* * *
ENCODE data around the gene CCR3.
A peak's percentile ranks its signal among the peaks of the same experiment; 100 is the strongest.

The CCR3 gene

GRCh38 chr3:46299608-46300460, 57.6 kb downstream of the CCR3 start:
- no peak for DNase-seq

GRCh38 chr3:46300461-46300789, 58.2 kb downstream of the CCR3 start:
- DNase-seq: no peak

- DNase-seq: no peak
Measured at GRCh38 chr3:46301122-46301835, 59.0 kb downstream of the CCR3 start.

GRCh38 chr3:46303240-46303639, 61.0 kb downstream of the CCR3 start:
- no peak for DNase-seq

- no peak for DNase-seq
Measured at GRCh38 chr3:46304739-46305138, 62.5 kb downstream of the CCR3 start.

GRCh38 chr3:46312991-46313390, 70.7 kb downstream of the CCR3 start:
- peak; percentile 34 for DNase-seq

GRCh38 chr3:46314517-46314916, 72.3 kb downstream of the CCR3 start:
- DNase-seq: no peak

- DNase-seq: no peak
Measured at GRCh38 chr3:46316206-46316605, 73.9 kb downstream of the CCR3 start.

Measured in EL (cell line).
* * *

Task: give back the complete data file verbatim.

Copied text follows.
ENCODE data around the gene CCR3.
A peak's percentile ranks its signal among the peaks of the same experiment; 100 is the strongest.

The CCR3 gene

GRCh38 chr3:46299608-46300460, 57.6 kb downstream of the CCR3 start:
- no peak for DNase-seq

GRCh38 chr3:46300461-46300789, 58.2 kb downstream of the CCR3 start:
- DNase-seq: no peak

- DNase-seq: no peak
Measured at GRCh38 chr3:46301122-46301835, 59.0 kb downstream of the CCR3 start.

GRCh38 chr3:46303240-46303639, 61.0 kb downstream of the CCR3 start:
- no peak for DNase-seq

- no peak for DNase-seq
Measured at GRCh38 chr3:46304739-46305138, 62.5 kb downstream of the CCR3 start.

GRCh38 chr3:46312991-46313390, 70.7 kb downstream of the CCR3 start:
- peak; percentile 34 for DNase-seq

GRCh38 chr3:46314517-46314916, 72.3 kb downstream of the CCR3 start:
- DNase-seq: no peak

- DNase-seq: no peak
Measured at GRCh38 chr3:46316206-46316605, 73.9 kb downstream of the CCR3 start.

Measured in EL (cell line).